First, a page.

From theory to practice
All this may sound very theoretical, but the threats of climate change and environmental degradation are real, and they are too serious to easily dismiss the thought that financial authorities may have a role to play in this story. Indeed, a number of Asian central banks and financial regulatory authorities are the vanguard that has already stood up to this challenge. Already in 2011, Bangladesh Bank, the central bank of Bangladesh, introduced a comprehensive green banking framework. In 2012, the China Banking Regulatory Commission of the People’s Republic of China (PRC) issued Green Credit Guidelines “for the purpose of encouraging banking institutions to, by focusing on green credit, actively adjust credit structure, effectively fend off environmental and social risks, better serve the real economy, and boost the transformation of economic growth mode and adjustment of economic structure” (CBRC 2012). Also, in 2014, the People’s Bank of China, the PRC’s central bank, launched a large research program to analyze whether and how environmental risk should be included in its macroprudential analysis. And in December 2014, the Indonesian Financial Services Authority (OJK) published a Roadmap for Sustainable Finance in Indonesia (OJK 2014) while the Bank of Mongolia, the central bank of Mongolia, launched the Mongolian Sustainable Finance Principles and Sector Guidelines, a voluntary framework to support local banks integrate environmental and social considerations into lending decisions and product design.
For sure, all of these frameworks, guidelines, and roadmaps have their shortcomings, and the effects they have had on financial market outcomes are negligible to date. But we are just seeing the beginning of a greater trend, where more and more central banks and financial authorities are starting to respond to the challenges posed by climate change by requiring adequate management and disclosure of climate and other environmental risks from financial firms. As the impact of climate change on business is increasingly felt across Asia and the associated risks are rising, financial firms need to strengthen their capacity for environmental and social risk analysis and integrate ESG into the investment and lending process. At the same time, governments need to remove barriers to green investments, such as energy subsidies and ambiguous, unsteady regulation, and create an environment conducive to sustainable investment. For financial firms, it is better to actively embrace the opportunities that sustainable investment and lending offer and be ahead of the curve, rather than waiting for prospective green financial regulation to bite.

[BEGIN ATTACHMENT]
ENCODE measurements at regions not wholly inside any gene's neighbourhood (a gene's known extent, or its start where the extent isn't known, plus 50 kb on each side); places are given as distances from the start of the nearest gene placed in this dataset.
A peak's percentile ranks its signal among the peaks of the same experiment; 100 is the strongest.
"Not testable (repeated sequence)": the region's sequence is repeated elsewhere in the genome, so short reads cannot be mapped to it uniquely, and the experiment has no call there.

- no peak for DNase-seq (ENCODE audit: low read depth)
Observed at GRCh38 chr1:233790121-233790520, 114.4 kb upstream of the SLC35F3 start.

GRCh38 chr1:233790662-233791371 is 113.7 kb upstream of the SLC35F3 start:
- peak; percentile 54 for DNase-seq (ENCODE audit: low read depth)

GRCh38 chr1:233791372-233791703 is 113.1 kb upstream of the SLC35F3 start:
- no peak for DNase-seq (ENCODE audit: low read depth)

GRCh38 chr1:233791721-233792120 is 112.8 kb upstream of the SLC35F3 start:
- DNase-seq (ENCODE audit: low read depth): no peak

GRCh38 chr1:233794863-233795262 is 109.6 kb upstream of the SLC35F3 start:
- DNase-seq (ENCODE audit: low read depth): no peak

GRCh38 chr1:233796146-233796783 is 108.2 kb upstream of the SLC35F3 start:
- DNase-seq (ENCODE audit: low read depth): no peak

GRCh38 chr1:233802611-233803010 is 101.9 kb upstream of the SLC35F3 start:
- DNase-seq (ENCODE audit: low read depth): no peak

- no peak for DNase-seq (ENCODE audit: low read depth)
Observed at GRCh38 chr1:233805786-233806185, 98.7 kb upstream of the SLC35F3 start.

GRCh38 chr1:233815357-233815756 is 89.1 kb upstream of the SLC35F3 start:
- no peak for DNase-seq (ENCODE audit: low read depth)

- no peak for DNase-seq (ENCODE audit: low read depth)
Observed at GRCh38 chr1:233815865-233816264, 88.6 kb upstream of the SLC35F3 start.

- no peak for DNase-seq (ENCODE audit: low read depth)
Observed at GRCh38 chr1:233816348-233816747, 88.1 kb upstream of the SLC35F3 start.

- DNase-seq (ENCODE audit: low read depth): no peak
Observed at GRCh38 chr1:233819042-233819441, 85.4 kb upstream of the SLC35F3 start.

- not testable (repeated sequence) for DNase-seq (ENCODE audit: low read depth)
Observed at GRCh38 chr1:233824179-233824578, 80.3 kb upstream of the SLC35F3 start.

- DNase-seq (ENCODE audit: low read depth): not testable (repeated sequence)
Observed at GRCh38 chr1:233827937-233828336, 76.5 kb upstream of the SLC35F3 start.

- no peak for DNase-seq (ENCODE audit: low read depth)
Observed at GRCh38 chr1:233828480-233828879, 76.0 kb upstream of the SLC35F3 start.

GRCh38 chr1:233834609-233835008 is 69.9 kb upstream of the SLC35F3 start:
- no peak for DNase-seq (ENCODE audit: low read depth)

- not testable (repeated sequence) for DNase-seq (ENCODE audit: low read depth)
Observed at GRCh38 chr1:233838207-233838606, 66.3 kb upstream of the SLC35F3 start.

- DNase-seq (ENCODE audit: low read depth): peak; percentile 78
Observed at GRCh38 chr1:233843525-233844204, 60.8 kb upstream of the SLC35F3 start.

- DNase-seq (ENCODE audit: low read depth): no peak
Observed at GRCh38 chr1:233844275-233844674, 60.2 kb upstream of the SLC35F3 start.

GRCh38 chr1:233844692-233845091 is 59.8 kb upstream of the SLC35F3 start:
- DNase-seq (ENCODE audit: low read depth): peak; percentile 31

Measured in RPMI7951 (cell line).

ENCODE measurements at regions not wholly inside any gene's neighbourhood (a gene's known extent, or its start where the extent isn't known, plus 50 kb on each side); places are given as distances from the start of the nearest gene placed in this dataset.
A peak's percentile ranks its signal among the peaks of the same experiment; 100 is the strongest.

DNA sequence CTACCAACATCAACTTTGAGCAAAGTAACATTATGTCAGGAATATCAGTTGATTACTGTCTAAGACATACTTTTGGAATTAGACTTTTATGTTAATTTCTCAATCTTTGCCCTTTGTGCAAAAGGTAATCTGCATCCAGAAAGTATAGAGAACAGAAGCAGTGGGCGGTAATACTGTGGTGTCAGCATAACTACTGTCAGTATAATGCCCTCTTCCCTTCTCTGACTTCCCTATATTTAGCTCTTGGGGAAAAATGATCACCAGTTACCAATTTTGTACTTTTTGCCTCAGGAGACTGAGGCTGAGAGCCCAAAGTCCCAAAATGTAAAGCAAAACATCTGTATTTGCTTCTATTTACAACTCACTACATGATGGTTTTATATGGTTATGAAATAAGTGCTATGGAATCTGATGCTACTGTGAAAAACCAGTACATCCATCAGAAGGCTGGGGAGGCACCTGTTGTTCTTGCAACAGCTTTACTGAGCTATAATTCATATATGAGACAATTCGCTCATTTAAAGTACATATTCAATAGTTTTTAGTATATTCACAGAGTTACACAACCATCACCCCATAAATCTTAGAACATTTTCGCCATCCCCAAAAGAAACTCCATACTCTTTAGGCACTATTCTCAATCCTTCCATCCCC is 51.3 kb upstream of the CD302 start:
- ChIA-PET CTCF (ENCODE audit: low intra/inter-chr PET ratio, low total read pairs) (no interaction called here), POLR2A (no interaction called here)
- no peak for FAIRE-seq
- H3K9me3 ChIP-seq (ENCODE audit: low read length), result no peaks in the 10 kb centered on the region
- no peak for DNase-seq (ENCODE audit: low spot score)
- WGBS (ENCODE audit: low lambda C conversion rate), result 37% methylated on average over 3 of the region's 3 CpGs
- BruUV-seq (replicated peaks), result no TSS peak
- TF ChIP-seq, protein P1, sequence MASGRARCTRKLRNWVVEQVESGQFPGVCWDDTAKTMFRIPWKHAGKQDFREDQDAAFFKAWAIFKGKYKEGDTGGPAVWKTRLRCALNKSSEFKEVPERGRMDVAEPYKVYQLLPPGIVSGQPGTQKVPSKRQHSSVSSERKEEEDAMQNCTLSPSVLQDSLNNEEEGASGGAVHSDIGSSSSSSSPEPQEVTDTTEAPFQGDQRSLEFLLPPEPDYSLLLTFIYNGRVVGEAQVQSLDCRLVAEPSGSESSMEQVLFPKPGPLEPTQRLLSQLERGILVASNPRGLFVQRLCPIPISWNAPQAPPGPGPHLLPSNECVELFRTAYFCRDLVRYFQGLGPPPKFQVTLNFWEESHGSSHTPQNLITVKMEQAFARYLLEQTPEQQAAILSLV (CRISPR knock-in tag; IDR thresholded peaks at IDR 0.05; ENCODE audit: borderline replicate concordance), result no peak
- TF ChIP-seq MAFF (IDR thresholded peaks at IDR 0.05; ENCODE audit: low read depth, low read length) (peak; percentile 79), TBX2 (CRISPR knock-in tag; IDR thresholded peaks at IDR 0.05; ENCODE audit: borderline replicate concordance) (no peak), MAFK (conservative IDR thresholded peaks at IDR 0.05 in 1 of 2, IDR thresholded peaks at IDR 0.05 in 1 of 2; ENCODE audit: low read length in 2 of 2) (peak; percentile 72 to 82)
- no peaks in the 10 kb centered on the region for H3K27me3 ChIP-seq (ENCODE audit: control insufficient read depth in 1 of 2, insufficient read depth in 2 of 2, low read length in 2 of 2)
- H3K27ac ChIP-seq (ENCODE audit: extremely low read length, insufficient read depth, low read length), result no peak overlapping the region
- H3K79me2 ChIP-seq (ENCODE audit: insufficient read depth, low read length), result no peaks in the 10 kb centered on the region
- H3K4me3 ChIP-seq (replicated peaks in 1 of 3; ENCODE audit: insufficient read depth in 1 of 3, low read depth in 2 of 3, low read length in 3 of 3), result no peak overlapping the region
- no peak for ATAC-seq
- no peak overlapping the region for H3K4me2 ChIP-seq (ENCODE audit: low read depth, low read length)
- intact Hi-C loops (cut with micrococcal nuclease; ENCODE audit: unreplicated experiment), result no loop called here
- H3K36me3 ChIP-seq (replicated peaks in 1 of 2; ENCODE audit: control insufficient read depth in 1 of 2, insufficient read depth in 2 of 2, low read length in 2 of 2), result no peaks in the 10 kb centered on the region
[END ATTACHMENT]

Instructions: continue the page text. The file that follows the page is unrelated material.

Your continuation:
ASrIA. 2014. 2014 Asia Sustainable Investment Review . Hong Kong, China: Association for Sustainable and Responsible Investment in Asia.
CBRC. 2012. Notice of the CBRC on Issuing the Green Credit Guidelines . 24 February.China Banking Regulatory Commission.
Leaton, J., N. Ranger, B. Ward, L. Sussams, and M. Brown. 2013. Unburnable Carbon 2013: Wasted Capital and Stranded Assets . London: Carbon Tracker and Grantham Research Institute, London School of Economics and Political Science.
OECD. 2013. Putting Green Growth at the Heart of Development . Paris: Organisation for Economic Co-operation and Development.
OJK. 2014. Roadmap for Sustainable Finance in Indonesia . Jakarta: Otoritas Jasa Keuangan.
Volz, U. 2014. On the Role of Central Banks in Enhancing Green Finance. Paper prepared for the UNEP Inquiry–CIGI Research Convening on Design Options for a Sustainable Financial System, 1–3 December 2014 in Waterloo, Ontario.
Volz, U., J. Böhnke, V. Eidt, L. Knierim, K. Richert, and G.-M. Roeber. Forthcoming. Financing the Green Transformation – How to Make Green Finance Work in Indonesia . Houndmills, Basingstoke: Palgrave Macmillan.